Ethics consults called by surgical specialties differ somewhat from consults called by other hospital specialties.1

During the research period of her residency at Weill Cornell Medicine in New York City, Nicole Meredyth, MD, decided to pursue a clinical ethics fellowship. Surgeons called ethics consults less often than other hospital areas. “It seemed like surgeons tried to work through difficult decision-making on their own, instead of consulting our ethics consultation team,” Meredyth says.

Meredyth and colleagues set out to determine if this was the case. If so, why? “We believed this information would be relevant not only to surgeons, but also to ethics consultants,” says Inmaculada de Melo-Martin, PhD, MS, the study co-author and professor of medical ethics at Weill Cornell Medical College.

Knowing the unique factors involved could help ethicists identify where surgeons most need their help. Researchers analyzed 548 consults (135 in surgical areas, 413 in nonsurgical areas) called between 2013 and 2018 at NYP Weill Cornell Medical Center. Most surgical consults were called for ICUs, as opposed to the floor or step-down (lower-acuity) units.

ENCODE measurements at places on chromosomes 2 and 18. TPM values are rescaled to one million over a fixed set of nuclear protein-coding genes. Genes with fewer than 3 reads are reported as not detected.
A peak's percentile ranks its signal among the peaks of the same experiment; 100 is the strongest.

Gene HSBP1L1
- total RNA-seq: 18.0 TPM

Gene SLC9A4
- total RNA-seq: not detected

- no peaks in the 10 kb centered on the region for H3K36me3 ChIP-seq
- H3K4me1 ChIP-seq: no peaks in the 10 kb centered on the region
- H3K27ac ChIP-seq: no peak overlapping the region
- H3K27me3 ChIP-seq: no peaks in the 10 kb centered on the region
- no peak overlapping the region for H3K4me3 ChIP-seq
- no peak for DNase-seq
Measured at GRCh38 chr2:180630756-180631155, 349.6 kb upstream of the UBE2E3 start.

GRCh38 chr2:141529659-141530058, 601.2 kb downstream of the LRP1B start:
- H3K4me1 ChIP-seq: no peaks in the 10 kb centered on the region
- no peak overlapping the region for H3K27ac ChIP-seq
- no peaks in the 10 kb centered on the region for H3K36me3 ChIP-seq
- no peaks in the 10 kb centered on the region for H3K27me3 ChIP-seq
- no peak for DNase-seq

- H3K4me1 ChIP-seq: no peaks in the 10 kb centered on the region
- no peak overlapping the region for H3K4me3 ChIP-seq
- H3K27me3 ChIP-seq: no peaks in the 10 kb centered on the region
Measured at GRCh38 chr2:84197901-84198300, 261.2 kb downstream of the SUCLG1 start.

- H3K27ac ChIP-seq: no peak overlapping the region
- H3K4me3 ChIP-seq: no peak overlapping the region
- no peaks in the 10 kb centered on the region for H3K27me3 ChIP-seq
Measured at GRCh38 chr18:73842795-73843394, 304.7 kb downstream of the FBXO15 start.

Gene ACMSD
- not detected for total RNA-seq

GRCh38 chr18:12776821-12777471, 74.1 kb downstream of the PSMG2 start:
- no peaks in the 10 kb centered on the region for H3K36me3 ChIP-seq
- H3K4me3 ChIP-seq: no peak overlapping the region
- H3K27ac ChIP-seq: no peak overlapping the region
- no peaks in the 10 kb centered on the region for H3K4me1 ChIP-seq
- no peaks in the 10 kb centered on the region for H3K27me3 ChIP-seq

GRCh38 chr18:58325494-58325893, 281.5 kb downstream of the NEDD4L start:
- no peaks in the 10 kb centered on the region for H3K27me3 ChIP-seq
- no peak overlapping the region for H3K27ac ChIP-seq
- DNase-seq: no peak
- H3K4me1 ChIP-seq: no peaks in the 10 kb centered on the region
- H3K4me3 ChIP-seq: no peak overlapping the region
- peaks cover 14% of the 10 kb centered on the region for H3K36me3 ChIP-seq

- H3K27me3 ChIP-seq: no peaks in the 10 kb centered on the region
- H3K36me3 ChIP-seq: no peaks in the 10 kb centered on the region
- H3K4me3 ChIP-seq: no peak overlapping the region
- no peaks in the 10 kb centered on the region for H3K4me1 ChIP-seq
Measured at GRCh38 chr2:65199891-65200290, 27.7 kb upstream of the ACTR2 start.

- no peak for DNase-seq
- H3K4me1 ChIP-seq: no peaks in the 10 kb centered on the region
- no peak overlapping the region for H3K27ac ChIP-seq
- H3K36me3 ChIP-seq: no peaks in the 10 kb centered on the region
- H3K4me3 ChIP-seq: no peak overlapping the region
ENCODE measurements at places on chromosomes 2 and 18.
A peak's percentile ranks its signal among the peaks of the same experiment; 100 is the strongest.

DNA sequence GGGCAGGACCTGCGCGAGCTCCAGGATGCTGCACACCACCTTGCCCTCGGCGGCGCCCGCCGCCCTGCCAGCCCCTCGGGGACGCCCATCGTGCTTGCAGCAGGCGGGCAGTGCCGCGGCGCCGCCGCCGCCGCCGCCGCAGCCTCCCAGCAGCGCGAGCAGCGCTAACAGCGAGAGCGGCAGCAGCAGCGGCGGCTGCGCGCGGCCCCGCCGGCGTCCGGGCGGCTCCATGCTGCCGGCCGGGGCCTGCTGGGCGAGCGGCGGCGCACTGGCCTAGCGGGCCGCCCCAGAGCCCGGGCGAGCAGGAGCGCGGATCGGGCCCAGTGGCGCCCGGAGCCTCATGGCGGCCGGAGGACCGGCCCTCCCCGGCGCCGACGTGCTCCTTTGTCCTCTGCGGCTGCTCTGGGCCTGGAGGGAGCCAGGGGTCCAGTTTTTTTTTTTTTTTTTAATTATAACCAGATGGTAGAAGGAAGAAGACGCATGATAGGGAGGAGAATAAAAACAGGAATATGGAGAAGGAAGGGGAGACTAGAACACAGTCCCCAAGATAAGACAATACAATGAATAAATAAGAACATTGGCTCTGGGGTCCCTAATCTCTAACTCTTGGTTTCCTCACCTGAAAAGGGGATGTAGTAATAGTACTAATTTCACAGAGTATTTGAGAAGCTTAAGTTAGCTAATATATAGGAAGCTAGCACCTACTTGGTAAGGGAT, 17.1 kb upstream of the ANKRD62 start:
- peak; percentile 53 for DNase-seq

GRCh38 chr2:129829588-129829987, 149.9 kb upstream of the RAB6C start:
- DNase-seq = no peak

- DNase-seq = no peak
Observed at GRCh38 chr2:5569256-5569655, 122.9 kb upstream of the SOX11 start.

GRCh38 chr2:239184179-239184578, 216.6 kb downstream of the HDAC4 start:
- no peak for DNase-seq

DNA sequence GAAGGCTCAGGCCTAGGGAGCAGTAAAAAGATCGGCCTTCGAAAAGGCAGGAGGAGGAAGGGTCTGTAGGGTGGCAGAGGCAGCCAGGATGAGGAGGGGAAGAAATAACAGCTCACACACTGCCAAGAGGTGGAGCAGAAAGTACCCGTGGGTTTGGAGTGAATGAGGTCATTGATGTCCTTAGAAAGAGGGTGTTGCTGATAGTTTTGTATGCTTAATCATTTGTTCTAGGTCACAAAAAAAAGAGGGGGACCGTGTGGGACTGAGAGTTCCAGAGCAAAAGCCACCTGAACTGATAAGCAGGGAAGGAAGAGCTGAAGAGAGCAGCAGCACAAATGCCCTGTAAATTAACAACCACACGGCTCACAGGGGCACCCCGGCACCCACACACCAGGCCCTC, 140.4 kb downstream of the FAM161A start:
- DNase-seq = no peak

Surgical patients were less likely to have a DNR order in place (22.2%) than nonsurgical patients (37.5%). “Surgical patients have to be full code, typically, to undergo an operation, which is likely why these patients were less likely to have a DNR in place on their charts,” Meredyth says.

Issues relating to withholding or withdrawing life-sustaining treatment came up more often in surgical consults than other hospital areas. “This is a common topic for ethics consultations in general,” Meredyth says. However, an analysis of the ethics notes revealed some interesting nuances. Many surgical consults were called when patients or surrogates requested to withdraw life-sustaining treatment in the postoperative period. “Surgeons thought that such a request was premature, because there was still significant prognostic uncertainty both in terms of survival and quality of life,” Meredyth reports.

For ethicists, these findings confirmed that different specialties face unique ethical issues. “It reminds ethics consultants that it is important to understand the context of the ethics consultation and the culture of the specialty from which the consult arises,” Meredyth says.

REFERENCE

  1. Meredyth NA, Fins JJ, de Melo-Martin I. Ethics consultation in surgical specialties. HEC Forum. March 2021.